The front of the Ray Chowdhury palace looks like a ramshackle brick structure with three arched entryways; on one side, a sacred fig tree has spawned its roots through the crimson orange brick wall.
The structure is mostly hollow inside – no roof, instead aerial prop roots hang from above, slowly preparing to engulf the entire complex.
With the wuthering breeze of a mid-day, as the dry leaves move idly, you know that is how loneliness sounds like. There is a black iron board in the front that says 'Ancestral home of Oscar-winner Satyajit Ray'.
Something crept up on me and said, "As the living souls have left this place, maybe this is where 'Bhooter Raja', the benevolent king of ghosts from the ever-green Gupi Gayen-Bagha Bayen, has taken refuge."
Satyajit Ray might have sent them here, to the ancestral mansion of his grandfather Upendrakishore Ray Chowdhury, in Mosua, Katiyadi.
Kotiyadi and present day Kishoreganj was then a part of the greater Mymensingh region. And Harikishore Ray Chowdhury inherited the zamindari of this large estate in the mid-19th century.
His residence was the place we know now as 'Mosua Zamindar Bari' or as the locals call it 'Babur Bari' or 'the palace of the masters' till today.
Standing inside the remnants of the Ray Chowdhury palace of Mosua somehow gave me a déjà vu. It took me back to the late 19th century.
When a president named Abraham Lincoln was reforming the US to be the future world's leader, on the other side of the world, a childless Zamindar Harikishore adopted a boy Kamadaranjan and named him Upendrokishore Ray.
Thirty-one kilometres away from the Kishoreganj Sadar, the village Mosua in Katiadi Upazila still has remnants of the Ray Chowdhury palace.
The lonely complex that I started the article with was the prayer hall or the 'puja mandap'. At the back, the main residential building adjacent to it stands dilapidated.
There is a staircase at the back that takes you to the first floor. The stairs are surprisingly well-constructed.
Later I came to know that the stairs, along with the 'pukur ghat' (stairs leading to the pond), were renovated by a former MP of Katiadi.
The entire residence plan stretched out for about 4.3 acres, which included a two-storied residential palace, a prayer hall, and a kitchen. Adjacent to the prayer hall, there used to be a work space, commonly known as 'Kachari Bari'.
Currently, there is a pucca corrugated-tin shed room in its place, which is being used as the local land office.
To some of the older generations, this puja mandap still has its obscure charm. Narayan Chandra Biswas, a former high school teacher of that area shared his memories with us.
There is a big pond in front of the complex, everyone calls it 'hatirpukur' or the elephants' pond, as the Zamindar's elephants were once bathed in its water. We were sitting on its ghat.
Natayan Chandra said, "I was little when we used to come here to see the Zaminder's Durga Puja. It was glamorous. But nothing remains now."
After the Liberation War, the remaining house was raided a few times. From window frames to even bricks, everything was stolen. The black patches on the remaining walls tell us that it has been burnt too. Narayan Chandra's bleary eyes shone while talking to us, as if they were trying to take us back to that time.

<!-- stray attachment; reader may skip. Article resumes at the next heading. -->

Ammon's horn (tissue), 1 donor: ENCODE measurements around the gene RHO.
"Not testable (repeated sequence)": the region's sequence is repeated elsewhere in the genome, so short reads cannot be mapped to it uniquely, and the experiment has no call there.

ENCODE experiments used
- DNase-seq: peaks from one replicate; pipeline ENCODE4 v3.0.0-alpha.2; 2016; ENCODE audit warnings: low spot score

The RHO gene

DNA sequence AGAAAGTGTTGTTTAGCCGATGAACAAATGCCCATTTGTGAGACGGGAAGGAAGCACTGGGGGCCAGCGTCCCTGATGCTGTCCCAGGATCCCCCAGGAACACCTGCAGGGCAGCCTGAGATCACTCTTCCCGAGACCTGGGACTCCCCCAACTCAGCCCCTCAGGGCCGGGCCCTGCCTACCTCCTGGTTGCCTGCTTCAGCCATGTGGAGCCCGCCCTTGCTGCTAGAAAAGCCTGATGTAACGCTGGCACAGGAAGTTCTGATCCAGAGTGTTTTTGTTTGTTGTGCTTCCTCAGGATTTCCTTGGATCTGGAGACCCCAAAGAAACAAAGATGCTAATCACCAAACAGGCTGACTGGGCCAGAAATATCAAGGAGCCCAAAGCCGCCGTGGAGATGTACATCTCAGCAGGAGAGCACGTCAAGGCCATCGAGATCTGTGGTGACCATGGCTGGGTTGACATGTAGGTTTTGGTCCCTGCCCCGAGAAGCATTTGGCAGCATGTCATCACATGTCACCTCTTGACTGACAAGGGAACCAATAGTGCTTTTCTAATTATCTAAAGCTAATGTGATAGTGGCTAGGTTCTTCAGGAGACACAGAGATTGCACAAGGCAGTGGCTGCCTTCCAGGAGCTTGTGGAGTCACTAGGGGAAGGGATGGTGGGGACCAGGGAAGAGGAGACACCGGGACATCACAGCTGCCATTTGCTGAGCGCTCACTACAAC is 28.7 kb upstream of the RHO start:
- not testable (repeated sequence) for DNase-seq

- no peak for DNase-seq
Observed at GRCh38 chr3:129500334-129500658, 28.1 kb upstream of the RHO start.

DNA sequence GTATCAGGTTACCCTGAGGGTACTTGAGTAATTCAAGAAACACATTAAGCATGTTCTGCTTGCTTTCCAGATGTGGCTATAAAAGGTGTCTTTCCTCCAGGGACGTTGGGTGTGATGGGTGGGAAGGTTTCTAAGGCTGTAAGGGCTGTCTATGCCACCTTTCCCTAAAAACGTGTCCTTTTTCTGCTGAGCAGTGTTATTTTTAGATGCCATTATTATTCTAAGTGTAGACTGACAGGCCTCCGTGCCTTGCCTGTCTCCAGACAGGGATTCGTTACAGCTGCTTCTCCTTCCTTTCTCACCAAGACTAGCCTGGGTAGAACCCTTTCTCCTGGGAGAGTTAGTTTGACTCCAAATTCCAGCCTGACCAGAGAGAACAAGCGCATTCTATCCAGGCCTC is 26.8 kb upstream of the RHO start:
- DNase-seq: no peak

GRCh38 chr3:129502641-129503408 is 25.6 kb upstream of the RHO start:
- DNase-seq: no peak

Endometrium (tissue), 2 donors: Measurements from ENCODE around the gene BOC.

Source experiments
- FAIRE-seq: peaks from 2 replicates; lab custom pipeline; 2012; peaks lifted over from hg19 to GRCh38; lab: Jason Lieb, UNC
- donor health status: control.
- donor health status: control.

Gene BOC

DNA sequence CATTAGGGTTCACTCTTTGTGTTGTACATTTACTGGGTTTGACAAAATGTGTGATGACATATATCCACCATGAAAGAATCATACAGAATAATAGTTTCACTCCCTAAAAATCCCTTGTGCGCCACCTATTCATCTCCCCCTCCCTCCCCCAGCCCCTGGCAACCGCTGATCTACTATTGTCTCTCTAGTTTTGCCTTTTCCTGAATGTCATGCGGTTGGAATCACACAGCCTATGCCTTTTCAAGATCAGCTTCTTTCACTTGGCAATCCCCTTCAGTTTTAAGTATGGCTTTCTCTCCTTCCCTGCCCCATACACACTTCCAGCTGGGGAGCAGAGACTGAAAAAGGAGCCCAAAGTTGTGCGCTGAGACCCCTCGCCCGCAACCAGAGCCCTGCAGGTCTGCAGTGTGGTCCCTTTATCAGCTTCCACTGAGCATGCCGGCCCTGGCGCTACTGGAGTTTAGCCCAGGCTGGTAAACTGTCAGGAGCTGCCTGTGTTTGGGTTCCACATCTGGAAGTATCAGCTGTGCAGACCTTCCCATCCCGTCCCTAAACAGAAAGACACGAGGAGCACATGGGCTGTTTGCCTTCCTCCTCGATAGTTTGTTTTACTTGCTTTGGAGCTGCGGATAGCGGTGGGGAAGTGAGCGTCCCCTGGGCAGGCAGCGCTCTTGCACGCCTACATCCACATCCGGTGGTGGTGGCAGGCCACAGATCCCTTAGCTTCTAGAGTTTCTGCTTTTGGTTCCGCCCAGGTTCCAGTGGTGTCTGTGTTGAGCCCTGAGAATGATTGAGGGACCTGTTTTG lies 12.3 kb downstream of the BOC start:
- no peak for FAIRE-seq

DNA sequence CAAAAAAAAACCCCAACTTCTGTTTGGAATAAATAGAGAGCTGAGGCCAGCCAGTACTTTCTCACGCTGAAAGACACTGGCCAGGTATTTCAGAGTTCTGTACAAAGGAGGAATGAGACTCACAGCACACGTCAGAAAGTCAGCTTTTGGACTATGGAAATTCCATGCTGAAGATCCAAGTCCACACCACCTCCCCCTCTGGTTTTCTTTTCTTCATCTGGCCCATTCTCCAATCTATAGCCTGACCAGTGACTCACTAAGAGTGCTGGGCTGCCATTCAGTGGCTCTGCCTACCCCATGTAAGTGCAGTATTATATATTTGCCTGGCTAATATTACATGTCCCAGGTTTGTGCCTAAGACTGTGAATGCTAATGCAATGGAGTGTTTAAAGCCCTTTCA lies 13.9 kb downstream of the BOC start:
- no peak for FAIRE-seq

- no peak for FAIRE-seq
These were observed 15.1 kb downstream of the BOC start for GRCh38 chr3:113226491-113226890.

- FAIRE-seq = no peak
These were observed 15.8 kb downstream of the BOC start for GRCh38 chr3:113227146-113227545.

The 'hatirpukur' is surrounded by giant archaic rain-trees and banyan trees. Some are thought to be 200 years old.
There was another small pond behind the residential building, but it is now a dried up hole.
I wondered - did Satyajit Ray ever wish to visit his ancestral home, a ghost house that is now connected to his name?
It turned out that the villagers were not bothered by my romantic question.
In fact, I found one of them rather upset about it. Rofiqul Huq Akhand, a historian and writer born in Katiadi said, "Satyajit Ray never came to this home, and he never had any interest regarding this place. Then why do we call it Satyajit Ray's home?"
According to him the place has not been introduced properly and should be called- 'The ancestral home of Upendrakishore Ray', because neither Satyajit nor his father Sukumar Ray bothered to come back here.
The building is extremely dangerous as the bricks are falling off randomly and there is a big crack on the ceiling. It seemed to be an ideal place for snakes in the monsoon as the surrounding is quite cool and mossy.
Even this hostile existence did not spare the complex from human possessions. The first floor reeked of human faeces and cigarette butts were strewn all over the roofless homestead's floor.
The Upazila Chairman Mushtaq Rahman said that they have urged the government to renovate this place and after the Covid-19 situation improves, they will work on it.
However, just like me, Rofiqul Huq Akhand was also not hopeful about it. He said, "This place could have been turned into a film school, or at least an exhibition hall, a museum. It is not money that prevents us from doing beautiful reconstructions. It is the lack of aesthetics and vision.'
I listened to him and nodded in agreement. But deep in my mind, I recollected the murmur of the dry leaves, and somehow I pictured a destitute Bhooter Raja. With dreary eyes he might be feeling lonely and thinking of moving to another place.